Linear regression models are the go-to first step for most of us when we are trying to predict or understand a numerical variable. However, most of us also realize after learning the basics that there are certain limitations of the model. One of the first problems in linear regression models I thought of (and I am sure many others did too) was that the relationships between the Y and the Xs do not change for different levels or values of X or Y. For example, if height is related to age in the data of school going kids, in a linear regression model the relationship between height and age (β) remains constant for all values of age and height. If you look at it from a statistical standpoint if the relationship between X and Y (i.e. the β) changes with the value of X, then it is often a sign of heteroscedasticity (variance of Y increasing with value of X) and thus violates the basic assumptions of a linear regression model.

However, we do know that the linear relationship between X and Y does not remain constant over different values of X and Y. Advertising and marketing professionals will relate to this immediately. Spending the first 100,000 on Facebook ads may yield a very low level of incremental revenues because there was not a critical mass of ads to build brand awareness. Spending an additional 400,000 might yield great results since there is a sizeable market which now knows of your product, and they are receiving targeted ads. But the relationship between ad spending and revenues might change again beyond 500k, because the market is saturated, or people are simply irritated with your ads. So, the linear relationship will have three phases or pieces, and should not be consolidated to one relationship alone. Now what is a poor data scientist to do when he or she is trying to predict the impact of ads on revenues? Use piecewise regression.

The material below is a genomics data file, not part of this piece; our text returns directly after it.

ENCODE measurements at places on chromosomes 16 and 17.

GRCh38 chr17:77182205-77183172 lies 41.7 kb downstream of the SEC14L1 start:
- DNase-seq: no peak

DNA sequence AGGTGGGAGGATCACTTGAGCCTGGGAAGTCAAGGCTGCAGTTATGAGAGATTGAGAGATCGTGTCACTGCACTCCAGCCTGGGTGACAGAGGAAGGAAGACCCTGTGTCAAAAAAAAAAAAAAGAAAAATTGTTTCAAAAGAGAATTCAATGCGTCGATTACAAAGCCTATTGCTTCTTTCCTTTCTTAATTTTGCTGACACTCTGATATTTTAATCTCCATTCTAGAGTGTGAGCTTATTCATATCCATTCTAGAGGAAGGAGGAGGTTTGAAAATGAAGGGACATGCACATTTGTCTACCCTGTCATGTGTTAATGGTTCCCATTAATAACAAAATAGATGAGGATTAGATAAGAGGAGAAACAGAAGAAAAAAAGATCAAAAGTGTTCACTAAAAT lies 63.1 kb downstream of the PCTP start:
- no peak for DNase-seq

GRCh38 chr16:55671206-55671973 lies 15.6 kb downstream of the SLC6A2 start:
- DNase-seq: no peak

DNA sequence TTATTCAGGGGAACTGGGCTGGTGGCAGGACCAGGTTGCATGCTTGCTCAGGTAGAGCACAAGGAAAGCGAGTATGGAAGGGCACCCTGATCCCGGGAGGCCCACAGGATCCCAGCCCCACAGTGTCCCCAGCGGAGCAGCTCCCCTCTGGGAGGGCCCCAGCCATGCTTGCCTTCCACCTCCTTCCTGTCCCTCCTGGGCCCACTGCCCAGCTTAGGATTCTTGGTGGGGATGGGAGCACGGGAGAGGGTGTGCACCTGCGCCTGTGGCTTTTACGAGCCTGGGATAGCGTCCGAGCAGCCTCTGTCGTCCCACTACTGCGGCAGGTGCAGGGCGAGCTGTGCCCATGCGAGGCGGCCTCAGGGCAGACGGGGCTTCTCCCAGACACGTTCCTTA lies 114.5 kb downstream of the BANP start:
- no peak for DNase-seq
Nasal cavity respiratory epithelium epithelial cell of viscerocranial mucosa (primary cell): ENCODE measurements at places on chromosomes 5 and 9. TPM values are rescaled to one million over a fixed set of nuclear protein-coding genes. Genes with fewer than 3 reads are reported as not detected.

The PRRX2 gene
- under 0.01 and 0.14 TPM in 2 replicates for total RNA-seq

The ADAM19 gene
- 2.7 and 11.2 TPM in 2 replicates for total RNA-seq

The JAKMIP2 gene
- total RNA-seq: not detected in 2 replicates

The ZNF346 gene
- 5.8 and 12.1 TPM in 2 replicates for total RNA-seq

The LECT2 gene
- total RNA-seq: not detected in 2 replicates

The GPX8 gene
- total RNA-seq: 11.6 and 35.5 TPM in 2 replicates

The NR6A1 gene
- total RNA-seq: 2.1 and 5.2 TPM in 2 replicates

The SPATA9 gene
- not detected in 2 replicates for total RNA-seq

### Piecewise Regression

Piecewise regression is a form of regression analysis in which the data is divided into distinct segments, and a separate linear regression model is fitted to each segment. This approach is useful when the relationship between the independent and dependent variables changes at certain points, known as breakpoints or knots.

Let us say the relationship between ad spend and revenue changes only once at a breakpoint where x (value of ad spend) = c (let us say, as in our example, USD 100,000. Then the piecewise regression formula will look like this:

Which means, we have:

**The Individual Linear Models**(or segmented linear models): such that each segment of the data has its own linear model, which means that the overall regression function is a combination of multiple linear functions.**Breakpoints/Knots:**The points at which the data is divided into different segments. These breakpoints can be predefined based on domain knowledge or estimated from the data.

And potentially:

**Flexibility:**It can model non-linear relationships by fitting different linear relationships to different ranges of the data.**Continuity:**Often, constraints are added to ensure that the regression lines meet at the breakpoints, ensuring the overall model is continuous.

### What is new?

Now that we have learnt that we can create multiple linear regression models on our data to create a more powerful model, the question would be, “where are the breakpoints”? How do we decide where exactly the relationship between Y and X changes enough to require an additional linear regression line? While this can be done just by ‘looking’ at a scatter plot, there are more scientific ways to do it as well.